Alt.blacksoul memories at the beauty parlor: ... It's Saturday afternoon. I'm at Nappy or Not over on East 16th Street, 'round the lake from our apartment, waiting to get my hair done. No appointment of course, only vague promises of getting my tenderheaded scalp in if other appointments fall through. (Pictures will be posted later.) I can see the Parkway Theater sign from the green couch I've had my keister planted in for the last two hours. I listen to about half of Musiq SoulChild's "Aijuswannaseing," all of India.Arie's new one, "Acoustic Soul," and Erykah Badu's "Mama's Gun" ("Penitentiary Philosophy" is interrupted by a car alarm for about a minute).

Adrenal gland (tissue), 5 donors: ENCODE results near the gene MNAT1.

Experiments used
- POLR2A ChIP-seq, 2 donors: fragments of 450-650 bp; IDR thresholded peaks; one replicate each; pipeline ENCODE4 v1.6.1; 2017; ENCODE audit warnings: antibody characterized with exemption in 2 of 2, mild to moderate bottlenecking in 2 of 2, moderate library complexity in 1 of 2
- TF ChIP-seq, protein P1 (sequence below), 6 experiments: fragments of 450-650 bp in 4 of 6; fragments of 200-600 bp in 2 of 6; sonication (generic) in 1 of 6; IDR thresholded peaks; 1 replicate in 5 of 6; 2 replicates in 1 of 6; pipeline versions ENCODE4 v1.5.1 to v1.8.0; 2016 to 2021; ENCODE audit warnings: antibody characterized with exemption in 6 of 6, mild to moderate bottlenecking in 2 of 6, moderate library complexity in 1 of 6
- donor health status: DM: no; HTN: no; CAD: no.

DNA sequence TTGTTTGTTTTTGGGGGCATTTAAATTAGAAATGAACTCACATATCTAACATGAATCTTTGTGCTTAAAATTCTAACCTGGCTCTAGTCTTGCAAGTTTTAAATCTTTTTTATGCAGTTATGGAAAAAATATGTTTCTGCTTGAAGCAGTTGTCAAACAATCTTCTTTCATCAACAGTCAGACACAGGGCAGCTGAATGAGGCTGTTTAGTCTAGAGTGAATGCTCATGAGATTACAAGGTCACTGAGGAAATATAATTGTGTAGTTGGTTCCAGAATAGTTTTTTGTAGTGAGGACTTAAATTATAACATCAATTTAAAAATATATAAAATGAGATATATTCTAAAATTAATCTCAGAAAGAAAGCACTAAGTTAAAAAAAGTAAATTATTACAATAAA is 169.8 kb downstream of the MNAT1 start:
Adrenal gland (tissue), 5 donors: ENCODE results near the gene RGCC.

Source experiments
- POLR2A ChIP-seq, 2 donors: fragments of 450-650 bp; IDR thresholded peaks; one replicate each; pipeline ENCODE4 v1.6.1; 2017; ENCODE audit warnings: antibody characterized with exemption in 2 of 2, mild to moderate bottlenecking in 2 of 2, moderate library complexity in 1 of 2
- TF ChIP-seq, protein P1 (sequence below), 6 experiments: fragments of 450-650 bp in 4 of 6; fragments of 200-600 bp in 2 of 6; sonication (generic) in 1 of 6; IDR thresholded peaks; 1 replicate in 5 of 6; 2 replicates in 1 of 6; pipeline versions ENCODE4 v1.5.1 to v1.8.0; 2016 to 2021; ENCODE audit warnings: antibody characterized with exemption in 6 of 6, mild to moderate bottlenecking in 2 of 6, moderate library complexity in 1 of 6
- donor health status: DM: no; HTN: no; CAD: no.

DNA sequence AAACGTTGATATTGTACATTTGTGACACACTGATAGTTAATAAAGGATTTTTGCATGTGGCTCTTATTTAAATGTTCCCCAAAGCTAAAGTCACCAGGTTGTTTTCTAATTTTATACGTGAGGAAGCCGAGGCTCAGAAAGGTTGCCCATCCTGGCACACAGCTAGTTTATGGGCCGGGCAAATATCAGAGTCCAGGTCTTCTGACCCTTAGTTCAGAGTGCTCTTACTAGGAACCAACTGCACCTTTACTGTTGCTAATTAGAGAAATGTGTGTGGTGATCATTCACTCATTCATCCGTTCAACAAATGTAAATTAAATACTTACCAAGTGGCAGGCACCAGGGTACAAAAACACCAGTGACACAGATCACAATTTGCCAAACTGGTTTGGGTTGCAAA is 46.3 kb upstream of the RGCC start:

Seems like I've been listening to the same song for the last 15 years, I swear. Watching Terence Trent D'Arby on "Saturday Night Live" during Valentine's Day weekend in 1988. Going out and buying an acoustic guitar about fifteen minutes after seeing Tracy Chapman's televised performance at a Nelson Mandela benefit at Wembley Stadium. Having two girls I thought was cute write in my yearbook: "Yellow is the color of sunrays!" Ultimately deciding against buying Me Phi Me's album because of the one-single rule: If the single's any good, the album won't be worth the money you spend (and is this the calculus that makes these artists one-hit wonders more often than not?). Absentmindedly trainspotting for hours on WHFS to hear if they were going to play Tasmin Archer's "Sleeping Satellite." Dubbing a cassette copy of a vinyl record of "Innervisions" at the D.C. Main Public Library. Going to the first concert I ever attended on my own: Arrested Development at D.C.'s original 9:30 Club on F Street, wearing out "Tennessee" and "Fishing For Religion" (opening act: the Disposable Heroes of Hiphoprisy, with Rono Tse throwing up sparks with his industrial racket-making devices and Michael Franti and Charlie Hunter closing with "Music And Politics" and "Positive"). Playing Chapman's "Mountains O' Things" at a freshman talent show at Bowie State University. When did Me'Shell N'dege'ocello come into the picture, after "Plantation Lullabies" came out? Feeling the top of my head come off when I bought Cassandra Wilson's "Blue Light Til Dawn." Remembering when Erykah Badu was just a headwrap chick, as the writer in a cover story in this spring's issue of The Fader describes her. Not quite feeling Eric Benet's "What If We Wuz Cool," despite it making my toes tap when I heard it. Plunking cash down for Sweetback's debut 'cause that Groove Theory singer, Amel Larrieux, was cool (not that she was any kind of Sade, y'understand, but digging it anyway). Buying "Maxwell's Urban Hang Suite" the week it came out (I'm the only guy I know who went to see him in concert, once at S.F.'s Bimbo's 365 -- his version of NIN's "Closer" was way better than on record -- and once at Detroit's Fox Theater -- he turned the audience out by singing Ready for the World's "Let Me Love You Down" in Spanish). Liking Les Nubians, but having my wife like them more.